The first time I truly began to do coloring was nearing graduation and I had to find an internship. All I wanted to do at that time was to get a job where I could draw, whether it was comics or illustration, it didn’t matter. I sent out my resume to several companies, including one art studio in Chengdu. During the interview, I found out that the studio usually worked for foreign clients and my job there was coloring. That was when my career started. At that time, I wasn’t into manga that much anymore, instead I developed an appreciation for American-style comics. I really liked my job there and learned fast. There was some office drama and I thought about changing my job. I went to a few interviews, but none of the jobs seemed cool or interesting enough. Plus, no colleague is perfect. So, I stayed and did some side projects at the same time. A year later or so, I left the studio.

Kristina Stipetic: What attracted you towards Western-style comics as opposed to Japanese-style comics which are so popular in China?

Zhao Chunlin: As I said, I was really into Japanese manga growing up and didn’t start to have an interest in American comics or animation until entering college. The first two Western animation series I saw were South Park and Futurama. They opened the door for me to see many more good works since then. I also happened to get to know Gorillaz and immediately fell in love with the style of their characters, so I tried to draw in a similar way (even my email address is named after their song called We are Happy Landfill!)

To me, a good story is much more important than skills, and that’s how I felt when I first got to know American animations. Some art styles may seem simple but the story is really interesting. Skills can be perfected through practice. However, to make the content appealing is not that easy. It means you have to be good at telling stories, not just drawing a character with a cool posture and hope it can get all the work done. Every detail should be able to express something.

After graduation, while working for the art studio, I got to know all kinds of American-style cartoons (most of them were animation actually, I seldom read comics). In my opinion, the comic market in the US is very diverse with different styles. No one would say “this one is not good” or “that one has no market potential”. No one asks you to draw like Marvel or DC does. Maybe that’s the reason I got the chance to try styles or patterns that were not mainstream.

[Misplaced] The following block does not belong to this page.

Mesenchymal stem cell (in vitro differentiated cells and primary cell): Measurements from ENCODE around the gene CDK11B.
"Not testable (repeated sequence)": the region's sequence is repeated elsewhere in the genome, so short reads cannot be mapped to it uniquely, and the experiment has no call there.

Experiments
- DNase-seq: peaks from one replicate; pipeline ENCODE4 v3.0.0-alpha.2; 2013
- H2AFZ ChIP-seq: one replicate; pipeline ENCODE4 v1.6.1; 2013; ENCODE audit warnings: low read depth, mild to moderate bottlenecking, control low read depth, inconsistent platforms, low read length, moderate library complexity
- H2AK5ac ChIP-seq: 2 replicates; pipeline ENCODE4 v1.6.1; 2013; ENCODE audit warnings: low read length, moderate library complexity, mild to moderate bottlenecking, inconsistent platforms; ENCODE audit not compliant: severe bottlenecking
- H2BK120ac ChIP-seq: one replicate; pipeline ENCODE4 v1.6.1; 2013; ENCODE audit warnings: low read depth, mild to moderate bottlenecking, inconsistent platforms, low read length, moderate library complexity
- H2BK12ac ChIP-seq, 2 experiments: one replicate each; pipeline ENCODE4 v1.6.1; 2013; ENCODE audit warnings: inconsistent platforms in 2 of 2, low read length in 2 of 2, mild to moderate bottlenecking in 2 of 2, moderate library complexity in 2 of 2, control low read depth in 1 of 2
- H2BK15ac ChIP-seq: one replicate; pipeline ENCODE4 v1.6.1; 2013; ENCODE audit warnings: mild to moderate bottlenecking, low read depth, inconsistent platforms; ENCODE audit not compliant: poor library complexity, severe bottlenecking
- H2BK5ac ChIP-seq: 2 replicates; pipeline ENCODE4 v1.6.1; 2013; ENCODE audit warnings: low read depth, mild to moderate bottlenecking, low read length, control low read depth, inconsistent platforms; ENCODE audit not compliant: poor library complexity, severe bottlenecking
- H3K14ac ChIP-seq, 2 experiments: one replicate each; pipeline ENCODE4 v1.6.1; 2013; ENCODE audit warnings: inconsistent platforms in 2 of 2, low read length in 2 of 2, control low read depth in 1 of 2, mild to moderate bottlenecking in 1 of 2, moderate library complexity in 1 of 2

Kristina Stipetic: There is a fair amount of freelance comic work in China, especially recently through web platforms like Tencent comics. What is your experience working for Chinese companies?

Zhao Chunlin: Like I mentioned above, the inclusiveness varies among Chinese and Western markets. Though there are many paying opportunities for cartoon artists in China, the payment can be very low while the workload is pretty heavy. It will slowly drain one’s enthusiasm, and, as a result, an artist may lose his/her unique art style. On the contrary, foreign clients usually give you enough time to finish. They won’t ask for three to five pages done a day, or say, “You’re good at drawing, but I’d like you to change the style into this or that”. They always email directly saying, “I like your style and hope you can draw my story.” I seldom work on Chinese comics now, although I still get contacted from time to time. Usually I’ll share those resources with my friends.

I do work on other, non-comic art projects in China like illustrations, provided the payment is reasonable. The longest cooperation I have is with game streamer Hawkao. I’ve been working for him since 2015. I also worked with China Post [the national postal service of China] for three years drawing commemorative postcards for them. Last year, I designed a mascot for a major exhibition.

I haven’t read comic books for a long time and don’t know any Chinese paper media that still focus on comics. It’s really impressive to continue to do paper comics nowadays.

Kristina Stipetic: That’s true. I used to collect Xia Da(夏达)’s comics in print, but her most recent work is a webcomic.

Let’s talk about the challenges of having a career when your clients are almost exclusively in another country. There’s always a lot of stress working with new clients, and when you don’t live in the same country, it does make you a bit more vulnerable. I’ve certainly felt that way. How do you navigate that? Any strategies you have for choosing good clients or protecting yourself?